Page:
Ephesians 2:19-22, Paul comes back to give the results and the new reality of this union of these two now—Jew and Gentile—into one body. Ephesians 2:19, “Now, therefore,—now as a result of this or here’s a consequence of it—you—you Gentiles.”
How did he start this? You (Gentiles) were aliens from the commonwealth of Israel and strangers from the covenants of promise, Ephesians 2:12.
Now, Ephesians 2:19 he says, “… you are no longer strangers and foreigners, but fellow citizens … Before they were excluded from the commonwealth of Israel, but now they’re going to be, fellow citizens with the saints and members of the household of God.”
You might think that “the saints and members of the household of God,” refers to Old Testament saints. How do you know it doesn’t?
Ephesians 2:20, the household of God has been built on the foundation of the apostles and prophets. That’s not talking about Old Testament prophets; that’s why he puts apostles first.
Apostles are a Church-Age authority structure. You don’t have apostles in the Old Testament. If it was prophets and apostles, it would be Old Testament prophets and then New Testament apostles. But because it’s apostles and prophets, we’re talking about New Testament gifts of apostles and prophets.
Furthermore, Ephesians 2:20, the apostles and prophets are the foundation, and that can’t be Israel because the apostles and prophets are the foundation, and Jesus Christ is the chief cornerstone. None of that can apply to Israel.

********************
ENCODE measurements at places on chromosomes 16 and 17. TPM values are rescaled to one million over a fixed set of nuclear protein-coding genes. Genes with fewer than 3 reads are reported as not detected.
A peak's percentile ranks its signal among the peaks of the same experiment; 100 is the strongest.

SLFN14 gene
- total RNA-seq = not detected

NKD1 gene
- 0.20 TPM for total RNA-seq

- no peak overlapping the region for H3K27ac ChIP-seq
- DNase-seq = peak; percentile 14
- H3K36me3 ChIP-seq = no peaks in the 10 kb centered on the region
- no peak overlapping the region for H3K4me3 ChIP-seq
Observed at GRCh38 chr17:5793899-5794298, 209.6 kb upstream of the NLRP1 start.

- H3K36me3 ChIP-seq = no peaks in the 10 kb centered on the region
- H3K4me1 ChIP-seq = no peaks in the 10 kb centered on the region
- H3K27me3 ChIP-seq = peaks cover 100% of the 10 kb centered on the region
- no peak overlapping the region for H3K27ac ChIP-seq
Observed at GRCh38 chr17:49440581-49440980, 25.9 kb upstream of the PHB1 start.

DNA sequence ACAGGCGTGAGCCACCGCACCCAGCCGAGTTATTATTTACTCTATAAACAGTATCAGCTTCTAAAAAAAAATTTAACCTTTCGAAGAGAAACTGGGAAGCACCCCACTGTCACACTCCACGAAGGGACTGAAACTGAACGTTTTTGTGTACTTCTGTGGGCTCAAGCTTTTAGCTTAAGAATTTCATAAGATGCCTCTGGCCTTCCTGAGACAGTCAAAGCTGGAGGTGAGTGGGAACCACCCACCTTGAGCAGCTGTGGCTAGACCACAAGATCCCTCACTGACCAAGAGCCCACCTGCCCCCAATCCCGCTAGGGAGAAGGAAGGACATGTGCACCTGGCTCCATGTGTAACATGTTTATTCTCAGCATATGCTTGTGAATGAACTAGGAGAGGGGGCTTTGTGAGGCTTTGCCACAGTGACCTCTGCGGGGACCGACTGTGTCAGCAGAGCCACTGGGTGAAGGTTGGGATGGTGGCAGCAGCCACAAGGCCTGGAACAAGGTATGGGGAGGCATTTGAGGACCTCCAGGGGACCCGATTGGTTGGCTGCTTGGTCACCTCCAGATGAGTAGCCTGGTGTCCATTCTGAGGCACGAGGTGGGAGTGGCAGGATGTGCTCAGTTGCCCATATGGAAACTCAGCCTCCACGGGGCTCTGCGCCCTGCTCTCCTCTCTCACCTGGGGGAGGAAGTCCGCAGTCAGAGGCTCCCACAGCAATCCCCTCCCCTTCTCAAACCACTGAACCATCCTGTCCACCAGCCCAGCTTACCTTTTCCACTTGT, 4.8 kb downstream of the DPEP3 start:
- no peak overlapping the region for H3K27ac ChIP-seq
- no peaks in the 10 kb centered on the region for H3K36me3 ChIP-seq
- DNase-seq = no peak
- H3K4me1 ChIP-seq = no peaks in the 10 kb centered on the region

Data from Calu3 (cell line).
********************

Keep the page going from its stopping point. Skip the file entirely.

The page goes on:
This morning when I first woke up … part of what I usually do on Sunday mornings having thought through the passage and worked through things in my head a lot, I will sit down and while I’m drinking my morning coffee, I’ll skim through some different commentaries.
One of the commentaries, a rather recent commentary—I won’t mention it by name—is written by a man who is extremely reformed in his theology. He’s a very strong, if not high Calvinist, and he argues in his opening introduction to this section that the Gentiles are now, because of the cross, they’re added to Israel, which, of course, in reformed theology is the church of the Old Testament.
This is one of the examples I give, especially when I talk to a Jewish audience, of the difference between a figurative and literal interpretation of Scripture. In a figurative interpretation of scripture, Israel is the church of the Old Testament. They’re never called that, but that’s what they say, that Israel’s the church of the Old Testament, and the church is the Israel of the New Testament.
They don’t take the words “church” and “Israel,” literally. That’s why reformed theology and other theological systems like that have really adopted forms of replacement theology. In literal interpretation Israel means Israel—the ethnic descendants of Abraham, Isaac, and Jacob.